I have no doubt there are other good small artisan bakeries but I need more free time to discover them. The classical bakery you have in Italy use fresh yeast, intensive mixing, direct method, no preferment (poolish, biga, levain, ...) and also dough enhancer. Most of the bread is a plain white (with fat added), false whole wheat (white flour with added bran), no rye, some durum. You feel they just produce bread ... with no passion (one of the most important ingredients). In the last few years, I know that a lot of them started to use dried sourdough powder just for better taste; this is an ingredient not a true sourdough culture used to leaven the dough. Durum is used in the majority of bread in the south of Italy, wheat in the north, some rye in the very north. One year ago I went to Lyon (France) and I found there the perfect city for bread (Poilane have a store there also).


        And now flat bread: pizza. I have also a lot of critics about our "pizzerie". The best pizza I ate was in Napoli: perfect, no more words. Then I found another good pizzeria in Legnano (Tric Trac Montegrigna) near home, they use sourdough, slow rise technique and good ingredients. Again the classic pizzeria is like the classic bakery. I hate the silky sensation you have in the night after eating that pizza, this is the yeast fermenting in your stomach!


        Giovanni

        ques2008's picture
        ques2008

        the slice and crumb shots were very convincing!

        Bixmeister's picture
        Bixmeister

        Beautiful, Beautiful Boules, JoeVa!    I like the height, texture/crumb and coloration of your bread.


         


        Bix

        salma's picture
        salma

        Gorgeous looking loaves!


        After retarding for 12 hrs did they go straight into the oven or did they rest at room temp?


        Salma

        JoeVa's picture
        JoeVa

        No rest at room temperature because they were already proofed. More information HERE.


        Giovanni

        JeremyCherfas's picture
        JeremyCherfas

        I used to use semola remacinata, but then I went off it for the very reason you mention; although high protein, the gluten is not "strong". Now I am tempted to go back, as a mix.


        Can you help me with something off tipic? I want to get some heat-resistant tiles to put in my oven, but I am not sure what to call them in Italian. Cotto is no good. So, what should I ask for?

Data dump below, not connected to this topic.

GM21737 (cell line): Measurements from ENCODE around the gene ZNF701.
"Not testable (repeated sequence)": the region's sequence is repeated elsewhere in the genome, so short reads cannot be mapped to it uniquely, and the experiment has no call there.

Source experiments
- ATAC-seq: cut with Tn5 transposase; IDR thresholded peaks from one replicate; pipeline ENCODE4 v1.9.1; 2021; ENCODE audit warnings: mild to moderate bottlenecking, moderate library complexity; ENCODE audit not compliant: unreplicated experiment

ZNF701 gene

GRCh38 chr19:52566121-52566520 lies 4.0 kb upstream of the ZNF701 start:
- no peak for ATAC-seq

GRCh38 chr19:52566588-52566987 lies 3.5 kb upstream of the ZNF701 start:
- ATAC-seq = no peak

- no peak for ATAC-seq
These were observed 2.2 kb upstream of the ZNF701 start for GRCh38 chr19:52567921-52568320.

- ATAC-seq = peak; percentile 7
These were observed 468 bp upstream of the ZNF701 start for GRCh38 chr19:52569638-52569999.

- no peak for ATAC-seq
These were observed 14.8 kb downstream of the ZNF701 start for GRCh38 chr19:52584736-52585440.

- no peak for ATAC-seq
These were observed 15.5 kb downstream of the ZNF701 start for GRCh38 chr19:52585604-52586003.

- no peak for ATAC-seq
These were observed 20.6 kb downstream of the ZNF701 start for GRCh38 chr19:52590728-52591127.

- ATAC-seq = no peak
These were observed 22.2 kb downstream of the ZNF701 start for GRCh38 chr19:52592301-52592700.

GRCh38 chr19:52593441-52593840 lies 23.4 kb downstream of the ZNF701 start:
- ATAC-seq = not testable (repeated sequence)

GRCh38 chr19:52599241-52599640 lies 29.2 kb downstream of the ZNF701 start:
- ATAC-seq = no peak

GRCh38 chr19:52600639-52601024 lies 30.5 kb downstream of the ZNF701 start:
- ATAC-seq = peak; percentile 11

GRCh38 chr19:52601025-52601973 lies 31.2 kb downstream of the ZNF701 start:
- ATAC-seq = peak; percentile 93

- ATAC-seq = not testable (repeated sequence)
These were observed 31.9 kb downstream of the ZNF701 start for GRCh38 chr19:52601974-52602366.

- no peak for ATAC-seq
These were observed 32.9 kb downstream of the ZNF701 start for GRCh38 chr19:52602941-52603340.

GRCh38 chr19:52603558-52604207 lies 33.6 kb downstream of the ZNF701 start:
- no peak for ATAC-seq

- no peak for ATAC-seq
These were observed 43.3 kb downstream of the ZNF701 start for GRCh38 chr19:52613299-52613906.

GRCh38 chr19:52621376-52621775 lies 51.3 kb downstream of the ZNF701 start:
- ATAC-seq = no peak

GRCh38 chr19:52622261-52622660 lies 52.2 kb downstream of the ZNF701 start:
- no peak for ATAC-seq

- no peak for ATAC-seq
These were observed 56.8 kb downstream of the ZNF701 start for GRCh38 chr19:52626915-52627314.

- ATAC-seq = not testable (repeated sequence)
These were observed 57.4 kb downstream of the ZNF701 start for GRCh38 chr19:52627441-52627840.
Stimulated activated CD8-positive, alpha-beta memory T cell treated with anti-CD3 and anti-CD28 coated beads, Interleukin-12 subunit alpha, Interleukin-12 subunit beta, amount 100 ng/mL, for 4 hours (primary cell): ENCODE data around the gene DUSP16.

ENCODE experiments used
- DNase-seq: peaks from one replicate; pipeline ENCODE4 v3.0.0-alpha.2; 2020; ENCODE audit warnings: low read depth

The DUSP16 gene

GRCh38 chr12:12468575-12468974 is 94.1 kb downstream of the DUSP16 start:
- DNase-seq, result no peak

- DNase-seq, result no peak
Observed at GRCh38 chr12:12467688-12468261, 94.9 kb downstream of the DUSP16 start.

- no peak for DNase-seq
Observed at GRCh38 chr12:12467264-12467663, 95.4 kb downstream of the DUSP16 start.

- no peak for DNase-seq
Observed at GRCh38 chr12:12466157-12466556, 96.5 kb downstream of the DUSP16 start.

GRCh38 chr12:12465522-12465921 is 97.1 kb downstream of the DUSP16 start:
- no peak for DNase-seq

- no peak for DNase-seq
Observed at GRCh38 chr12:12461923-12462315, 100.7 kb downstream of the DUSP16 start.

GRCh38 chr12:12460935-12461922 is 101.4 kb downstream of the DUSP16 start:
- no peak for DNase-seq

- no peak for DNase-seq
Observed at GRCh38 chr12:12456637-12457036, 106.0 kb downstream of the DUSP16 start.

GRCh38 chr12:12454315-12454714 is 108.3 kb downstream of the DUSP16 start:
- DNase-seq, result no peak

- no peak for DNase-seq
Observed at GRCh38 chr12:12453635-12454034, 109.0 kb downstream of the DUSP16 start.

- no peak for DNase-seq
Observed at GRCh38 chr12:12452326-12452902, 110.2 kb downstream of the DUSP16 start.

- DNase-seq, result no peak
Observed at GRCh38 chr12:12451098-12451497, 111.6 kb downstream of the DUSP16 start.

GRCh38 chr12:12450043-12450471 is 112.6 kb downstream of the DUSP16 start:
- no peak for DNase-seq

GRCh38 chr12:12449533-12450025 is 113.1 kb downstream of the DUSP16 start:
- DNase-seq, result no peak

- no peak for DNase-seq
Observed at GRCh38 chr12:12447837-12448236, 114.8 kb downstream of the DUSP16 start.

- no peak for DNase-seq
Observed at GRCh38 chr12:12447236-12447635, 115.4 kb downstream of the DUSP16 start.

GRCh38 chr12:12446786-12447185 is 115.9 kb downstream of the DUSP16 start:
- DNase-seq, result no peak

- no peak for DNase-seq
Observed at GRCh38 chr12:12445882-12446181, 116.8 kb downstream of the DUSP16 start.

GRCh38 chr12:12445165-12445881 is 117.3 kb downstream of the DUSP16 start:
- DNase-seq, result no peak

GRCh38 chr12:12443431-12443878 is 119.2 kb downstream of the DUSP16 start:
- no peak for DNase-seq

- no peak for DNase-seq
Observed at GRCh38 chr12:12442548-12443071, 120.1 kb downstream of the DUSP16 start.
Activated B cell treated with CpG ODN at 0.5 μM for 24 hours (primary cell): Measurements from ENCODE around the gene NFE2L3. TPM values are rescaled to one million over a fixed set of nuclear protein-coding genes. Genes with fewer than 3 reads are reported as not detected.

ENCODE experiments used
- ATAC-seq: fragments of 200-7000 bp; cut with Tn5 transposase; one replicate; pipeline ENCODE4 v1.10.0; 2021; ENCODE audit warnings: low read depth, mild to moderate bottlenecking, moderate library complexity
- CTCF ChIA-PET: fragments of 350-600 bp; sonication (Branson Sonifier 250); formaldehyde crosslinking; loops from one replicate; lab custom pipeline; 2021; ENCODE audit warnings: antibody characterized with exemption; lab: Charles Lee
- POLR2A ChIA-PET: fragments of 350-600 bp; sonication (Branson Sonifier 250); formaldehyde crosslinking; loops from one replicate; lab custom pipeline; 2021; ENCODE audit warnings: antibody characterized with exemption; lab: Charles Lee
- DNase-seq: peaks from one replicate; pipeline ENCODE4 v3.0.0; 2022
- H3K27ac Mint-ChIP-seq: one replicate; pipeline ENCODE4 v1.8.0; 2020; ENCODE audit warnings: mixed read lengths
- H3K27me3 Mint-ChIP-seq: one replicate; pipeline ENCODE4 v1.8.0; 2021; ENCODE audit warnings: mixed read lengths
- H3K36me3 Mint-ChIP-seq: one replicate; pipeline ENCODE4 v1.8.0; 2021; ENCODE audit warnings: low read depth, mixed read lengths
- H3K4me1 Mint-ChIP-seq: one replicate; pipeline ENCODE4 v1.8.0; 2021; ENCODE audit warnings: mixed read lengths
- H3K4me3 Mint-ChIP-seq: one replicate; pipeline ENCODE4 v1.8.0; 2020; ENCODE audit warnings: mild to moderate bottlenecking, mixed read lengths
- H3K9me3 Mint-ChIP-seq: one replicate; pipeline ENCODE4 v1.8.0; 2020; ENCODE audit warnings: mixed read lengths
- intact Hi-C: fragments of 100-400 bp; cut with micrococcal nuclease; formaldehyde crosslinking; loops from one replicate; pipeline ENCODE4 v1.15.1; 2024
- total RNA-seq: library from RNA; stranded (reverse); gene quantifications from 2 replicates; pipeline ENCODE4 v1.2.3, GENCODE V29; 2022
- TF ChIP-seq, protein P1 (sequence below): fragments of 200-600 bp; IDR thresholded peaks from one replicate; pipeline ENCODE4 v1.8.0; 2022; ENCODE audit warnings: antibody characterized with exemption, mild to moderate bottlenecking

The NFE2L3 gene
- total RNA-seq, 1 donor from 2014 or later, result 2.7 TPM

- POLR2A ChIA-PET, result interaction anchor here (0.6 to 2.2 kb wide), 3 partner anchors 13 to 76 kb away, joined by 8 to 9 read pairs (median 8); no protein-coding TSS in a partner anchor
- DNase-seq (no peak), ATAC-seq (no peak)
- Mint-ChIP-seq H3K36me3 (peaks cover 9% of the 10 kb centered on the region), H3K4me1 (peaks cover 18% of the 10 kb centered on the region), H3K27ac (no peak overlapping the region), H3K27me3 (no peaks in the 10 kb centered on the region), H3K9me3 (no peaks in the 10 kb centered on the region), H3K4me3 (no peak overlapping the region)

Thanks, Jeremy

        JoeVa's picture
        JoeVa

        As with wheat flour, not all "semola rimacinata" is good for bread, some is good for pasta so you have to find a good "semola rimacinata for bread".


        If you are in Italy and you want to buy a baking stone, you should ask for "pietra refrattaria" (pay attention this is not "pietra ollare"). You can also use tiles of "cotto" (not glazed!). It's not so easy to find a baking stone in the stores. If you are in Milan I can help you otherwise I can suggest you a big store that can order a stone for you.


        Giovanni

        JeremyCherfas's picture
        JeremyCherfas

        That makes sense. I''ll go to one of the building supply places this weekend, now that I have the proper name.


        Jeremy

        kallisto's picture
        kallisto (not verified)

        Hey JoeVa,

        i've just tried out your recipe, which worked very well for me. I still had 500 gramms of semola left, so i gave it a shot!

        Here is a proof picture:

        bye !!

        daggaz's picture
        daggaz

        Your preferment has a 20% innoculation?  Does that mean 20% of the (flour weight in the preferment) is yeast??  That seems like quite a lot..  

        JoeVa's picture
        JoeVa

        The 20% inoculation is sourdough starter, not commercial fresh yeast.
        This is a naturally leavened sourdough bread, no yeast at all :)
        Ref. Hamelman "Semolina Sourdough Bread".

        Giovanni

        daggaz's picture
        daggaz

        oh snap.  Hmmm..  I am trying to make this as a regular bread.  Any advice for how to do the preferment then?  I think I already botched it with too much yeast, might just have to start over again, or will tossing that in the fridge still work?  Ive got 25 g fresh yeast (only kind I can find here in Denmark) in a bowl of preferment Im hoping to split up for four loaves.  Normally I would put that much yeast in one loaf if I wasn't doing a starter and just baking fast..

        thx4allthefish's picture
        thx4allthefish

        How would the procedure (and/or ingredient percentage) change, were I to use readymade (actually ready-bought) sourdough? Do I still need all the proof and retard phases?